When it's cotton harvest time in California, the picking machines usually begin in the Imperial Valley, stripping the white blankets from the southwestern corner of the state before gradually moving north into the vast cotton fields of the Central Valley.
But this month, the usual slow-paced start of the harvest was depressingly sluggish. Cotton has all but disappeared from the Imperial Valley.
Only 4,000 acres in the Imperial Valley were planted in cotton this last spring--a mere patch of fuzz compared to the 140,000-acre cotton crop in the valley 15 years ago. After years of battling the destructive pink bollworm, many of the valley's cotton growers just gave up this year, rather than face a second season of a newer, more ravenous pest called the strain B whitefly--all for dwindling prices.
And so most of the cotton gins in the valley are silent this season. Cotton workers are out of work. Growers expecting higher prices for the vegetables they planted in place of the cotton are facing tough competition. The loss of the cotton crop is ricocheting throughout the Imperial Valley's farm economy.
Overall, the cotton production in the United States is expected to be down this year to an estimated 16.5 million bales, compared to 17.6 million in 1991. Much of the decline can be tied to problems in Texas, the country's largest producer of cotton. Nearly a quarter of that state's crop was lost to heavy spring rains.
The whitefly has also been a problem along the southwestern growing ranges in Texas, Arizona and northern Mexico, wiping out some fields completely and damaging others. Ginners in Arizona and California's Riverside County, where the harvest also has begun, say that damage from the whitefly makes the cotton harder to gin and will reduce yields.
Larry Cox, whose family did not plant cotton this year on its Imperial Valley farmlands for the first time since the early 1950s, ticked off the effects of the lost crop.
"A lot of people--people who drive the pickers, who truck the bales around, who sell seed"--are out of work, he said. "All that acreage that used to go into cotton is now moved into other crops. We're overproducing other vegetables and wheat, and that has a dampening effect on other prices."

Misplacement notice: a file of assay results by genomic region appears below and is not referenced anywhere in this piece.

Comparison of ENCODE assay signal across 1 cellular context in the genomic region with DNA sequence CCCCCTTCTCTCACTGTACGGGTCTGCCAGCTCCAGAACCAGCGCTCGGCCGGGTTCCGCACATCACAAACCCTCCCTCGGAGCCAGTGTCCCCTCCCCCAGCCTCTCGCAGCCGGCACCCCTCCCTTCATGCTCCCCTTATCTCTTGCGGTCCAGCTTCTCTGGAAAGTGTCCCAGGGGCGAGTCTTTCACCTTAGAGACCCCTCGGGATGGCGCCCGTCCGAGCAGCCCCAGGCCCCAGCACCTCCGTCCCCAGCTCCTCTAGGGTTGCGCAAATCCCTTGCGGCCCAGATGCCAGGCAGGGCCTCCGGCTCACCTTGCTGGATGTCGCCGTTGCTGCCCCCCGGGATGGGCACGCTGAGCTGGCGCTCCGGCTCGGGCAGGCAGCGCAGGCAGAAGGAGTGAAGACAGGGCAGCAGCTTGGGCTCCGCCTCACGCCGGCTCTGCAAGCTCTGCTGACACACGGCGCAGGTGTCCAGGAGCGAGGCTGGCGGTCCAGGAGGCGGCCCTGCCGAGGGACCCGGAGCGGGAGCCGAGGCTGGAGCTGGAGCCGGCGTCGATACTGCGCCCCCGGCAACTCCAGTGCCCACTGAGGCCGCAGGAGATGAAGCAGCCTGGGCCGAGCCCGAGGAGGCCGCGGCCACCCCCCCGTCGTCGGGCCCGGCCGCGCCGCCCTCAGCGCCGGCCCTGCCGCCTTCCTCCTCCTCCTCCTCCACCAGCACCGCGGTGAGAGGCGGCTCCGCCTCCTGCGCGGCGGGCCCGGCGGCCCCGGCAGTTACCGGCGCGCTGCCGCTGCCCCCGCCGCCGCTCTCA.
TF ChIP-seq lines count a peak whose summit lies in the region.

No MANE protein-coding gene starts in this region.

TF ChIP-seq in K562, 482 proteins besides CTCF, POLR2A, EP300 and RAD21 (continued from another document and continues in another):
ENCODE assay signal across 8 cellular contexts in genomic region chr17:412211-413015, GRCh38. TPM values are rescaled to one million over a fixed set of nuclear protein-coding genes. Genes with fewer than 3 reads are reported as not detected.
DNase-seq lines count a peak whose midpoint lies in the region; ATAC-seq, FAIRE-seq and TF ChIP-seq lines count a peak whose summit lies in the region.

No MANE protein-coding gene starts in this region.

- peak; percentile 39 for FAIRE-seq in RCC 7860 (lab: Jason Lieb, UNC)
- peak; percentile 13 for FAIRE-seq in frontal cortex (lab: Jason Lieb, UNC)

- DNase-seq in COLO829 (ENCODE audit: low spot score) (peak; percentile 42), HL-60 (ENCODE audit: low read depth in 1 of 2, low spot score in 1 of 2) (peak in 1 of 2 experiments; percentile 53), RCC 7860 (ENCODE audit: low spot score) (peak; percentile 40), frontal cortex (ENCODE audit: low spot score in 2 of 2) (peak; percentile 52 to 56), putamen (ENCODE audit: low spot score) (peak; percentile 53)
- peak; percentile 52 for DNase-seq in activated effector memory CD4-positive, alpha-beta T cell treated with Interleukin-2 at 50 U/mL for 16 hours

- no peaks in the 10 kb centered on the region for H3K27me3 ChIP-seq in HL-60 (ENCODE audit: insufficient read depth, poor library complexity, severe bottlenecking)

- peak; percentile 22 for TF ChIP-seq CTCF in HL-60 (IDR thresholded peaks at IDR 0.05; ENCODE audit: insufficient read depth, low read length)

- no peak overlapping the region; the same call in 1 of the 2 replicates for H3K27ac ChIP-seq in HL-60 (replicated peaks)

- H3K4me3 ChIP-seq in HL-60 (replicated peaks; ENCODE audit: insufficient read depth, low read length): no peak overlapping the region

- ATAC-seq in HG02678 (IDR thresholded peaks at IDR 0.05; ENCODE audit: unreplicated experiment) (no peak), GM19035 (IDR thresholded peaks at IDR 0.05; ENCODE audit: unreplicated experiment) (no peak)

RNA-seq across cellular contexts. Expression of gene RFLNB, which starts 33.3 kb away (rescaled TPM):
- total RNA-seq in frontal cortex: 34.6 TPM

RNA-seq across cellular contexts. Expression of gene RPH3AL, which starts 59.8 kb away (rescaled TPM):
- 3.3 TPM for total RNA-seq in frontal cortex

Out of a dozen cotton gins that used to operate in the Imperial Valley, only one, the Planters Ginning Co. in Westmorland, is still up and running. Its manager, Robert E. Bedwell, said that 10 years ago, "when I first got this job, 52 people were working for me during the season. Now I have 23. The (ginning) season used to run three to four months, and now it's a month to six weeks. In terms of wages paid out, that's a lot less, and a lot less in terms of money back into the economy."
Growers in the valley are "on the ragged edge of disaster," Bedwell said. "A lot of people had overplanted vegetables (last year) and everybody got surprised--they had a mediocre crop but no market."
Bedwell said he expects that, by next year, the stiff competition in winter vegetables will force many growers back into cotton.
Cox is already working with other growers to make that happen--to "get cotton going" in the Imperial Valley next year, he said.
"One of our concerns is that if there's not any cotton grown, then the gins go out of business," he said, "so even if we grow cotton, we can't have it ginned."
Cox said the informal group of growers is talking about trying to get 10,000 to 15,000 acres planted in cotton next season.
Cotton acreage has also been declining in Riverside County--though at a slower pace than in neighboring Imperial. Still, "our acreage has gone down considerably in the last couple of years. It's the economy, the whitefly, the pink bollworm," said Wallace Shropshire, manager of the Ripley Ginning Corp. in Ripley, which rubs up against the Arizona border about 10 miles south of Blythe. In five years, he said, "we've gone from 30,000 acres down to 13,700 now."
Shropshire figures that the Ripley gin--one of two left in the county--will process cotton from about 3,000 of those acres this year. "We're down now--we just gin with one shift and one crew. Five years ago," Shropshire said, "I'd run two shifts for a period of time. Now I don't need that second shift."
Shropshire also complained about the prices, which at the beginning of the harvest in Southern California were 55 cents a pound on the futures market, compared to 69 cents at the same time last year. "I've seen lots of ups and downs in the cotton business over the years," he said. "But I don't think we've seen the price dip this low in a long time."
Ironically, the troubles in the cotton fields come as cotton fabric is enjoying renewed favor with the American consumer. Cotton now commands nearly 55% of the U.S. market for fibers (excluding carpeting), up from 34% only 20 years ago.